Prayer plea for Syrian, Iraqi Christians voiced by Floyd
"Perhaps you know or maybe you don't, but currently in Iraq and Syria we are witnessing a once-in-a-thousand-year destruction of the Christian church. A modern book of martyrs is being written," Floyd said. "We need to elevate before our churches the international crisis in Iraq and Syria."
Floyd's call for prayer came hours before news broke of airstrikes by combined United States and Arab forces against ISIS strongholds in Syria and Iraq.
"Pray every day for these brothers. Pray the prayer of Paul in 2 Thessalonians 3:2, that God might deliver them from wicked and evil men," Floyd encouraged Executive Committee members. "Call upon your church to pray even this Sunday about it.
"Pastors and Christian leaders, educate yourself and speak up on behalf of these brothers and sisters in your churches and on social media. Don't let the world ignore this. I call upon each of us tonight as Southern Baptists to be a voice that resounds loudly and clearly about this issue."
In advance of the SBC annual World Hunger Sunday Oct. 12, Floyd urged financial support of Global Hunger Relief and Baptist Global Response initiatives which aid persecuted and displaced Christians globally.
The crisis in Syria and Iraq is more extreme than many realize, Floyd said, describing ISIS as demonic evil aimed at a brutal genocide and Christian holocaust.
"Just three days ago, I was invited to a confidential briefing with 40 global Christian leaders. What I learned on that call was that the situation in Iraq and Syria is even worse than any of us have imagined," Floyd said. "Christian children have been beheaded, Christians are being cut in half, Christian women are being raped and trafficked by the thousands, and more than 500,000 Christians in Iraq alone have been displaced."
Since taking office in June, Floyd has consistently urged Southern Baptists to pray for spiritual awakening and revival. He continued his plea in speaking to the Executive Committee.
"We need to believe God for the next Great Awakening. We cannot fix ourselves," said Floyd, longtime senior pastor of Cross Church in northwest Arkansas. "Most of us know history relating to the awakenings of the past, but however you want to describe it, we need a mighty move of God in this nation like none of us have ever seen."
Romans 13:11 and 1 Chronicles 12:32 both exhort Christians to know and respond appropriately to the times, Floyd said, in regard to the world's current ills.
"We are so blessed that sovereign God has chosen us to live at this point in human history, in this decisive and critical season," Floyd said, "and we must rise up and be more responsive than we have ever been."
The SBC has experienced many transitions since its founding in 1845 and cannot conduct itself with "ancient systems in modern times," Floyd said.
"These days call us to faith, to believing God for the impossible, and to change not once, not twice, but perpetually in order to be able to be positioned continually as a denomination to reach the world for Christ," he said.
"We must be willing to die to ourselves, die to our preferences, die to our disagreements, die to our biases and prejudices, and be willing to die to our ways, practices and actions that may prohibit God's power upon us from reaching the world for Christ."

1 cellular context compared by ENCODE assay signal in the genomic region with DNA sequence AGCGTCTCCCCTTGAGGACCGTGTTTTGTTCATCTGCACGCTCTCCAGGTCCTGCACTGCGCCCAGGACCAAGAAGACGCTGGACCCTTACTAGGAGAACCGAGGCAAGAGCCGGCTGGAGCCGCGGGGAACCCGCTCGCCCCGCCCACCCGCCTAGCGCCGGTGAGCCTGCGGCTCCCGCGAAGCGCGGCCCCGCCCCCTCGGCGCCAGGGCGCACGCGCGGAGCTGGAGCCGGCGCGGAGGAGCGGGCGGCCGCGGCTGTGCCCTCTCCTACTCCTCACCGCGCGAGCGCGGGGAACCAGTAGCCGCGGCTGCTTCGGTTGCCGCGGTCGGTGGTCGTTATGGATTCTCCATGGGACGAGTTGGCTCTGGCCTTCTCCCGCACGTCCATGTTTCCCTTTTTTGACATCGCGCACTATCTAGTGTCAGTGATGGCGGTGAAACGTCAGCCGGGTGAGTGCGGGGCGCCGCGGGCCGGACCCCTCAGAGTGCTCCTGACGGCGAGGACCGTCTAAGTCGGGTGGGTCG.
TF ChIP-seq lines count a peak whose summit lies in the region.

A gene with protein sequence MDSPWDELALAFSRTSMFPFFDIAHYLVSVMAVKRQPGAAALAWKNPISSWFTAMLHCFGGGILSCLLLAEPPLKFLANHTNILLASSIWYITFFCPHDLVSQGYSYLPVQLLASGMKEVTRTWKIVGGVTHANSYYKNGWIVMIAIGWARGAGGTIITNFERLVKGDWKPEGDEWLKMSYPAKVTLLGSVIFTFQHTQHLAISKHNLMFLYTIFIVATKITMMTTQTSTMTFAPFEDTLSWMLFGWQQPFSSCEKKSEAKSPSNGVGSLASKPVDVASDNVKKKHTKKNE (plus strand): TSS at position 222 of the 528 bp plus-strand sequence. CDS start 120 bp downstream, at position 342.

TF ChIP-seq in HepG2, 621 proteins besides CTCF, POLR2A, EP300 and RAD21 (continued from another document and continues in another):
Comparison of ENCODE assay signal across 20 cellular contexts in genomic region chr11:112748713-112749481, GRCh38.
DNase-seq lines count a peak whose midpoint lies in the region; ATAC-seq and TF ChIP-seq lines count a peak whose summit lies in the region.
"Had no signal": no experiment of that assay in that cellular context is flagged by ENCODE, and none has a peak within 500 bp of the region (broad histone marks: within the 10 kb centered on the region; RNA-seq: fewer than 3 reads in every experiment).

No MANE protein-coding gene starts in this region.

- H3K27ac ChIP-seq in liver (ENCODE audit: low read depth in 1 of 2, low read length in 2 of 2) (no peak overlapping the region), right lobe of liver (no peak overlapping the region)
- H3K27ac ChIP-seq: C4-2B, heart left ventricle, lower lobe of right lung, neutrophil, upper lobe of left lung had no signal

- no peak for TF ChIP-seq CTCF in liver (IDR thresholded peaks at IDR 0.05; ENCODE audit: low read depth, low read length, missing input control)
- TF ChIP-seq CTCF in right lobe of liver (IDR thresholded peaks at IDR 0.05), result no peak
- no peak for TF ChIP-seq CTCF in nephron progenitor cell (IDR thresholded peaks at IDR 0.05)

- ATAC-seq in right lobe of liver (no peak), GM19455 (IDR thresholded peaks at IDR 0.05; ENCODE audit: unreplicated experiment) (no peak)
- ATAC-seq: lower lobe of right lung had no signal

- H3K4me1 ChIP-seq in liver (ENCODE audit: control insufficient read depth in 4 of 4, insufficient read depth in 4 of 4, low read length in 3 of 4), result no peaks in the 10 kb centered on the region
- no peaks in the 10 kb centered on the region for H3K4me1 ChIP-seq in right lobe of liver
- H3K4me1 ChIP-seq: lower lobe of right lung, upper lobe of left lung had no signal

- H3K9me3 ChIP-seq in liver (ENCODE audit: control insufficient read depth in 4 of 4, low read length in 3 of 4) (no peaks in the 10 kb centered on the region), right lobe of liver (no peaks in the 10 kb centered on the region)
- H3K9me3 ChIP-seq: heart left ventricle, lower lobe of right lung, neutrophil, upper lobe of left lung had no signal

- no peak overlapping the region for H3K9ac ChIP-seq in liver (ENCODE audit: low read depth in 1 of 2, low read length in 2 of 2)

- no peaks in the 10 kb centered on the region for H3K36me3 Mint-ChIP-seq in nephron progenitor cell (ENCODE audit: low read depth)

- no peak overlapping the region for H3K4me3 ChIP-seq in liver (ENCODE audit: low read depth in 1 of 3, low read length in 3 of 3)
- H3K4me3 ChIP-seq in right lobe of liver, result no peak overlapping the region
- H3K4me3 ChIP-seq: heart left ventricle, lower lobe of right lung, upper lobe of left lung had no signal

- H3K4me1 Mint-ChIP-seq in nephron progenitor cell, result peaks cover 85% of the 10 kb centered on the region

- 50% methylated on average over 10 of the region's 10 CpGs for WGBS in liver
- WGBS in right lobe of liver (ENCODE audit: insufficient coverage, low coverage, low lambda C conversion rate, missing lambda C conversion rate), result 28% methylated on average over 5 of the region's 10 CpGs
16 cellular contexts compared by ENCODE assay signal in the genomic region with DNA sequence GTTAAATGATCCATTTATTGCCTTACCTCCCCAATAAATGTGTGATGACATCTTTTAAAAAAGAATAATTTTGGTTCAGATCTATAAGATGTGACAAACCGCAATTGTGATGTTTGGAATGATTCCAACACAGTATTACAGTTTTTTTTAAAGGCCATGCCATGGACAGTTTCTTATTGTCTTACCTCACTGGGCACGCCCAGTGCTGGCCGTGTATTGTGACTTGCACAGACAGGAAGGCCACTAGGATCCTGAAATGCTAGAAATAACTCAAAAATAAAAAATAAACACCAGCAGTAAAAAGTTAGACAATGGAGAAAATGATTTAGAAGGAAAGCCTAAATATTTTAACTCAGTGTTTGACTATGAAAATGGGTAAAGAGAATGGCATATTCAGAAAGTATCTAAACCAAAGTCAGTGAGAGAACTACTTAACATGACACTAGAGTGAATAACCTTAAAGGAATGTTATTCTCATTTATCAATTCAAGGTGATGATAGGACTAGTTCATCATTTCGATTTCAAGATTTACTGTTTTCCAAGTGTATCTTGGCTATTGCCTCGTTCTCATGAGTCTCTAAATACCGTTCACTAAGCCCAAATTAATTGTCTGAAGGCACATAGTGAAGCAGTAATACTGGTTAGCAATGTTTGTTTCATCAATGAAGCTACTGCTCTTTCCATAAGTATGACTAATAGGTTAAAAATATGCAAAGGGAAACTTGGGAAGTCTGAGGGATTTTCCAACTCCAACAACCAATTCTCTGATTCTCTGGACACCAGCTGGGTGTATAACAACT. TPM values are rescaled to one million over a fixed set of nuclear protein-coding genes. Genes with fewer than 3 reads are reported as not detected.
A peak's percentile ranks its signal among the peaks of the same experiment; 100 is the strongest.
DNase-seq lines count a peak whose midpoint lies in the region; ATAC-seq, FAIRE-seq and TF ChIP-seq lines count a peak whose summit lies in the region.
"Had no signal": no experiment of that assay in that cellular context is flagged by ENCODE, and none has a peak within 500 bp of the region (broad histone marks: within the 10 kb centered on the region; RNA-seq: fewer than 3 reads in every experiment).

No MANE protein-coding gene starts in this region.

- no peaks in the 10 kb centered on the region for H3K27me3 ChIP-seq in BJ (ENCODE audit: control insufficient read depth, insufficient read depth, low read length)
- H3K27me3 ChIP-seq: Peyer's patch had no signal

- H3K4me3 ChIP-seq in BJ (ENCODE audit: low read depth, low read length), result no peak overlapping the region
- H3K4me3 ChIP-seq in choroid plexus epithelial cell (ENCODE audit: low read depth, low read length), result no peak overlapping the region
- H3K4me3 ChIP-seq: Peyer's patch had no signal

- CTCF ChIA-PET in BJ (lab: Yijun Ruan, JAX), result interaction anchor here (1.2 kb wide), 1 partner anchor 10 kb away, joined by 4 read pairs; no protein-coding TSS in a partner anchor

In order to believe God for the next Great Awakening, Christians must agree that revival is needed, become extraordinary in their prayer lives and enlist thousands more to pray for revival.
Unity, agreement and cooperation were prevailing themes of Floyd's address. He urged Southern Baptists to take seven steps in response toward revival. In addition to praying for Iraq and Syria and praying for a Great Awakening, Floyd urged Southern Baptists to come together in unity, recapture what it means to cooperate together, elevate the needs and values of the SBC Cooperative Program, recommit to personal and church evangelism, and attend the annual meeting June 16-17 in Columbus, Ohio.
Floyd announced the new website www.pray4awakening.com as a tool to mobilize Southern Baptists in prayer.
"Extraordinary prayer is more than you are doing today personally, more than our churches are doing today, and more than our convention is doing today," Floyd said. "We need to call out to God with great urgency, with a firm conviction, that revival and spiritual awakening is our great need. Therefore, we will not stop crying out to God until God brings it to us."
During his presidency, Floyd said he already has heard from Southern Baptist leaders a sense of desperation and urgency for God to "fall down upon His people with fresh power and with fresh fire from heaven."
He said he has conducted conference calls with Southern Baptist leaders including student, collegiate, young adult and education pastors to strategize for personal and church evangelism across the nation.
"Leaders of the Southern Baptist Convention, these are days of crisis, urgency and opportunity. We must increase our pace in all we do. We need our own holy version of a hurry up, no huddle offense in fulfilling the Great Commission," he said, referencing the coaching strategy of Gus Malzahn, head football coach of the Auburn University Tigers.
"We will only do this when we work together in this urgent moment, to pray more than ever, to unify more than ever, to cooperate more than ever, to give more than ever, to be more courageous than ever, and to commit ourselves more than ever to finish the task of reaching the world for Christ."